EFPIA says dedicated facilities not needed if EMA cross-contamination guidance works
Comments on a draft European Medicines Agency (EMA) guideline on setting health-based exposure limits for assessing the risk of manufacturing different medicinal products in shared facilities
The European Federation of Pharmaceutical Industries and Associations (EFPIA) has stressed that dedicated facilities for manufacturing specific medicines are not needed, as long as clear health-based limits on cross-contamination of ingredients from other products can be maintained.
The EFPIA was commenting on a draft European Medicines Agency (EMA) guideline on setting health-based exposure limits for assessing the risk of manufacturing different medicinal products in shared facilities. And while generally welcoming the new advice, the Federation called for more flexibility so that some existing arrangements by manufacturers making different medicines in the same plants could be maintained.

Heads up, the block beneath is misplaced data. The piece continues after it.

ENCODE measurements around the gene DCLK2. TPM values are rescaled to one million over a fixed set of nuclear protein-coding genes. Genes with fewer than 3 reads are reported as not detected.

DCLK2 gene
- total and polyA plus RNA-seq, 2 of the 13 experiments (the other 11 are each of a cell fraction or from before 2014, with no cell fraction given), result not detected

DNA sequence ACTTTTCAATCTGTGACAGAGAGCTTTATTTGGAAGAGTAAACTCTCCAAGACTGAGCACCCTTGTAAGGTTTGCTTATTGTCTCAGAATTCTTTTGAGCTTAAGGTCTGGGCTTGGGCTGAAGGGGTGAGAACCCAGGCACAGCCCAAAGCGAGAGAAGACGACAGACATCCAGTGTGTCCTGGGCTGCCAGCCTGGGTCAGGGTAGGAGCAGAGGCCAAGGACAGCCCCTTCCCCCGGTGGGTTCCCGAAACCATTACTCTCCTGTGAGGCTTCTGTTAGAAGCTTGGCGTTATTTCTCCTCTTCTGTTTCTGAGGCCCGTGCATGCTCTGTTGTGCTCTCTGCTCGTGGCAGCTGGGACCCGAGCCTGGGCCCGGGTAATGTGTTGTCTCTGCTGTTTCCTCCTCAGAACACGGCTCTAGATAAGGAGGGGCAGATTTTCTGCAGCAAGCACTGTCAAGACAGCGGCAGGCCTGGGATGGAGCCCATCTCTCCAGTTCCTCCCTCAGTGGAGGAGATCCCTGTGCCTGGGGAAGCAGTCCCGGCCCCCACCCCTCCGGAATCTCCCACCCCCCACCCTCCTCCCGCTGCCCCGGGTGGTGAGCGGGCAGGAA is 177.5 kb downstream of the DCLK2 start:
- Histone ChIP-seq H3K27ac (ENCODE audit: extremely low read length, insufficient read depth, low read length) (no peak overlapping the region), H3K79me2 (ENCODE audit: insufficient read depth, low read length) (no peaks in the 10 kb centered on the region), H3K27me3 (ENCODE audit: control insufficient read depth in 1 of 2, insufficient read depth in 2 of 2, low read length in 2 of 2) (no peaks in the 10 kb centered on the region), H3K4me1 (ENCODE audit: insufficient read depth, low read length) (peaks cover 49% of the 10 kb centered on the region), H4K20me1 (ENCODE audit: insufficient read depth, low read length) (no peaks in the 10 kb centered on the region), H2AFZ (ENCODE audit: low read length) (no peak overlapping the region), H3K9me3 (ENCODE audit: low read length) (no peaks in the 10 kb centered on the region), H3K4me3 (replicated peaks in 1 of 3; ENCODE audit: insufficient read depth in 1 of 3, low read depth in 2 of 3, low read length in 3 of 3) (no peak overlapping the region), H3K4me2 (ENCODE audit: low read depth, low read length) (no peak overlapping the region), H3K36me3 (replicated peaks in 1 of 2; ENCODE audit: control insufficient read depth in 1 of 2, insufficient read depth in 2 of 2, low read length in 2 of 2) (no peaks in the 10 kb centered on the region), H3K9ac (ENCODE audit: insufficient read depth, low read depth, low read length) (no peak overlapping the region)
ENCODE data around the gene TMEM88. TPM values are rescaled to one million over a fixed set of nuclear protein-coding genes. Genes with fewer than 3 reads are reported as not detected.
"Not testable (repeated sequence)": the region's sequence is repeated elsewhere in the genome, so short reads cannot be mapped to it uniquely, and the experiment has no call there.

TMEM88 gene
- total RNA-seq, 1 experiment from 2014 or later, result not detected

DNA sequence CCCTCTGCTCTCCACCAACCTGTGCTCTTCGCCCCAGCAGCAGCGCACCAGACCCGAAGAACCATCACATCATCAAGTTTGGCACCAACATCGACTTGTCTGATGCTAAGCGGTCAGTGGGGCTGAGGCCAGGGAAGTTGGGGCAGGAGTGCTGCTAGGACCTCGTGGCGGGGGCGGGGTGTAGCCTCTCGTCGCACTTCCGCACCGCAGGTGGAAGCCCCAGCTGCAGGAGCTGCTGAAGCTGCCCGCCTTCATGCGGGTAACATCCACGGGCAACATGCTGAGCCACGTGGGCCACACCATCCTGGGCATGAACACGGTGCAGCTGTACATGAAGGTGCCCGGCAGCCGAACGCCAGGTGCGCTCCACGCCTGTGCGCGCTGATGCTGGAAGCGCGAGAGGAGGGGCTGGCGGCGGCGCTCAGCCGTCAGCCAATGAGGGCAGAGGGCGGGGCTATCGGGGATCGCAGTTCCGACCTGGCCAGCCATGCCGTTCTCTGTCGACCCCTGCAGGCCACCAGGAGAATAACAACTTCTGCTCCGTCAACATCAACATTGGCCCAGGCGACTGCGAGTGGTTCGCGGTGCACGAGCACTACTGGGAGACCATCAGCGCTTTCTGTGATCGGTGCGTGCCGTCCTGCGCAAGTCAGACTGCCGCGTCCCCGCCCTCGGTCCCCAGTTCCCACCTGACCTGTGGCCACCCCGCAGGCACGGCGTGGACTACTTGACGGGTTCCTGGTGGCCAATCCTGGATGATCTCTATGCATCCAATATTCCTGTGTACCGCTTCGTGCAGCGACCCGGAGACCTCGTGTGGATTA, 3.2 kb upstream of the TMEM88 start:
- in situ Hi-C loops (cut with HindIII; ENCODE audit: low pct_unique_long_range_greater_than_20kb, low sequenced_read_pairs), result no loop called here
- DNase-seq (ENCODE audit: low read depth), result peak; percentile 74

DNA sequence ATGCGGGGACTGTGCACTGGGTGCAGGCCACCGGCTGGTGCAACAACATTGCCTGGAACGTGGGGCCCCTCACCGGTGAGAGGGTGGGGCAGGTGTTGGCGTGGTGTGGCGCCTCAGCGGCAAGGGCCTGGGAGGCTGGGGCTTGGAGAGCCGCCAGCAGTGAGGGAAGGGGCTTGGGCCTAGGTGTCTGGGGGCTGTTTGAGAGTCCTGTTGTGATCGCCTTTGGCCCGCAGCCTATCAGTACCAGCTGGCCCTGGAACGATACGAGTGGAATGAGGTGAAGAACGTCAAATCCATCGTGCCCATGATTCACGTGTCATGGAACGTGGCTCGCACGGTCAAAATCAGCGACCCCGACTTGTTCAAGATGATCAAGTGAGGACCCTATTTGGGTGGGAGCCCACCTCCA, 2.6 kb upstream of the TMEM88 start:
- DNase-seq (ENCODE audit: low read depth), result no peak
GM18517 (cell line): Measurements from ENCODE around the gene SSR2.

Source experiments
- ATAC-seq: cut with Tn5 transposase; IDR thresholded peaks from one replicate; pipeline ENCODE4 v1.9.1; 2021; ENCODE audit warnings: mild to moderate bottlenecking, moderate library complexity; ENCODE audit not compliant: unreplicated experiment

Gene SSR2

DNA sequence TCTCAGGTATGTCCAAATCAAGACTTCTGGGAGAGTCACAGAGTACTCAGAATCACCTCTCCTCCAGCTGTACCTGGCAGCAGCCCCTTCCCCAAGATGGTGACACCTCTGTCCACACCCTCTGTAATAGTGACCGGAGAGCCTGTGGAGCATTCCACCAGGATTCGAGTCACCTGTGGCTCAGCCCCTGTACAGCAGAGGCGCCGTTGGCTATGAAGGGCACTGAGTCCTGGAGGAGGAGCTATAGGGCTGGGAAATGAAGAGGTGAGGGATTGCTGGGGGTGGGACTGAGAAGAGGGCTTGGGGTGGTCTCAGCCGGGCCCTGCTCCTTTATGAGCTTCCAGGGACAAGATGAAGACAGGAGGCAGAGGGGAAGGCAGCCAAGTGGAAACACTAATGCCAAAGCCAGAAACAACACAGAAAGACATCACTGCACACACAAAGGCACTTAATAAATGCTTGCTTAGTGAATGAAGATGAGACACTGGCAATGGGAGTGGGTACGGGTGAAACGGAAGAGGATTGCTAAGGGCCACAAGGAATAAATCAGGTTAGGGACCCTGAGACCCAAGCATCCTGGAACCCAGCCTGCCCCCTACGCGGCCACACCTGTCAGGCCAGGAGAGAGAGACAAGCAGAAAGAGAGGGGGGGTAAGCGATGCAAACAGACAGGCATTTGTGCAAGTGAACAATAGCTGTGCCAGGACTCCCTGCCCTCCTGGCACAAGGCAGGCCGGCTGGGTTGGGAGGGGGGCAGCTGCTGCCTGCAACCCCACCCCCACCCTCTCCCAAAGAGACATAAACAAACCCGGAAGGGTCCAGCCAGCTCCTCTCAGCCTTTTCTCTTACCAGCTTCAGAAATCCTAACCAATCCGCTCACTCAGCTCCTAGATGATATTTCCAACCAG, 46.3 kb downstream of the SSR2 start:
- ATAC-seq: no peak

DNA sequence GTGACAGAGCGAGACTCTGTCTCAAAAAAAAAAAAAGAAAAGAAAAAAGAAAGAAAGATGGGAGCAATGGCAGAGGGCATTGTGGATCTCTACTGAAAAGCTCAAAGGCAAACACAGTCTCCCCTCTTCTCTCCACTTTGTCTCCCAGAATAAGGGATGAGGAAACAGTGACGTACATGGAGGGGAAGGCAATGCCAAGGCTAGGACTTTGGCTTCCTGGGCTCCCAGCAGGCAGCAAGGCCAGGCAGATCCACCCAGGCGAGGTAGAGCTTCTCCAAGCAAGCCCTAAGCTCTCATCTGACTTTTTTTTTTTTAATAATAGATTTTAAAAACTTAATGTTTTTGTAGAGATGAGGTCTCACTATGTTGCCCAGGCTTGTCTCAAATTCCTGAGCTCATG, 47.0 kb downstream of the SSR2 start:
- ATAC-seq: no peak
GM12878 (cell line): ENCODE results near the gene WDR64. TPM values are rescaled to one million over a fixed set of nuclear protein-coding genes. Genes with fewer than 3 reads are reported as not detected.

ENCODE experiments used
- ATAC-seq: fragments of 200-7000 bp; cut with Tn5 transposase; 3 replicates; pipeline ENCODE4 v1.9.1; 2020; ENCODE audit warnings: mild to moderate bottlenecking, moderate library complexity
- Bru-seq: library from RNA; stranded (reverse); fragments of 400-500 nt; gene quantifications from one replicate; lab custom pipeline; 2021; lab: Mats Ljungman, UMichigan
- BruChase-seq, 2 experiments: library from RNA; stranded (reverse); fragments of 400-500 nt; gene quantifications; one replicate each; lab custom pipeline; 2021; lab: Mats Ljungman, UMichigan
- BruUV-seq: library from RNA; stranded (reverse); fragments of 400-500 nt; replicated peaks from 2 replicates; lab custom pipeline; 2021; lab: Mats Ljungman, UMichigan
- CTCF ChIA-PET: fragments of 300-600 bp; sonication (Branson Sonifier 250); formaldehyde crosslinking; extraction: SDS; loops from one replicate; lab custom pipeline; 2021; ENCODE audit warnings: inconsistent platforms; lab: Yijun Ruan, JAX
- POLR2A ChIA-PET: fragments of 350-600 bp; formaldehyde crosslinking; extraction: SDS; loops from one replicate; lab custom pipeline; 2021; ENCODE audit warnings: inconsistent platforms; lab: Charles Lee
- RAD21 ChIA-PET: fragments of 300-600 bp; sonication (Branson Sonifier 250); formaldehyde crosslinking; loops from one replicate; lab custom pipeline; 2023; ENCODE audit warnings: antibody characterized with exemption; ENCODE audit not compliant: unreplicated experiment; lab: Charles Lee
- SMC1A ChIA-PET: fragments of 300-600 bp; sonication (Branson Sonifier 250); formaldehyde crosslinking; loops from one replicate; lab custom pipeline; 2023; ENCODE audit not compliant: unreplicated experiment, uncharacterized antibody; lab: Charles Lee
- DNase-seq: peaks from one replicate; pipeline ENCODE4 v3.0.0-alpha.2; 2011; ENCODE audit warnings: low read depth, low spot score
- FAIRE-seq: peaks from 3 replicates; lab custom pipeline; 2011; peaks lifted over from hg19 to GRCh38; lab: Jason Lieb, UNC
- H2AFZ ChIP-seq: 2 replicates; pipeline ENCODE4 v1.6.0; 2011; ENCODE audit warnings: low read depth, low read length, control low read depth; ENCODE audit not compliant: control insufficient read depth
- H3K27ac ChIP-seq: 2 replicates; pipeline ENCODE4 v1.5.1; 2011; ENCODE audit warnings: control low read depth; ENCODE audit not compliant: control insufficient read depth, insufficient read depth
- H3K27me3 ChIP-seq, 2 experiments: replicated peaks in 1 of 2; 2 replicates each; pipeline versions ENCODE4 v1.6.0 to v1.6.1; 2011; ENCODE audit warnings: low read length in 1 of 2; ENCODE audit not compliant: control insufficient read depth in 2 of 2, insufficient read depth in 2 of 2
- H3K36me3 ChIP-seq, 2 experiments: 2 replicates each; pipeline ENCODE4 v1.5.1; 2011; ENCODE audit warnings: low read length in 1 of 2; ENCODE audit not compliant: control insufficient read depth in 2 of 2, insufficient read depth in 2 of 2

The EFPIA said: 'Using the new methodology for the entire library of existing products would be unmanageable and of no benefit to patients.'
The Federation also argued that the proposed use of new toxicology guidance to all medicines was 'excessively broad' and called for EMA to apply it to new medicines only – a call rejected by the EU agency.
The EFPIA added that EMA should stage a workshop to explain its final guidance to companies.
EMA’s proposals have been welcomed by GlaxoSmithKline, which commented: 'We appreciate the complexity to assure assessments are performed by a standard and consistent approach…'.
However, the pharmaceutical manufacturer called for clarified advice regarding residues from medicines with multiple active pharmaceutical ingredients.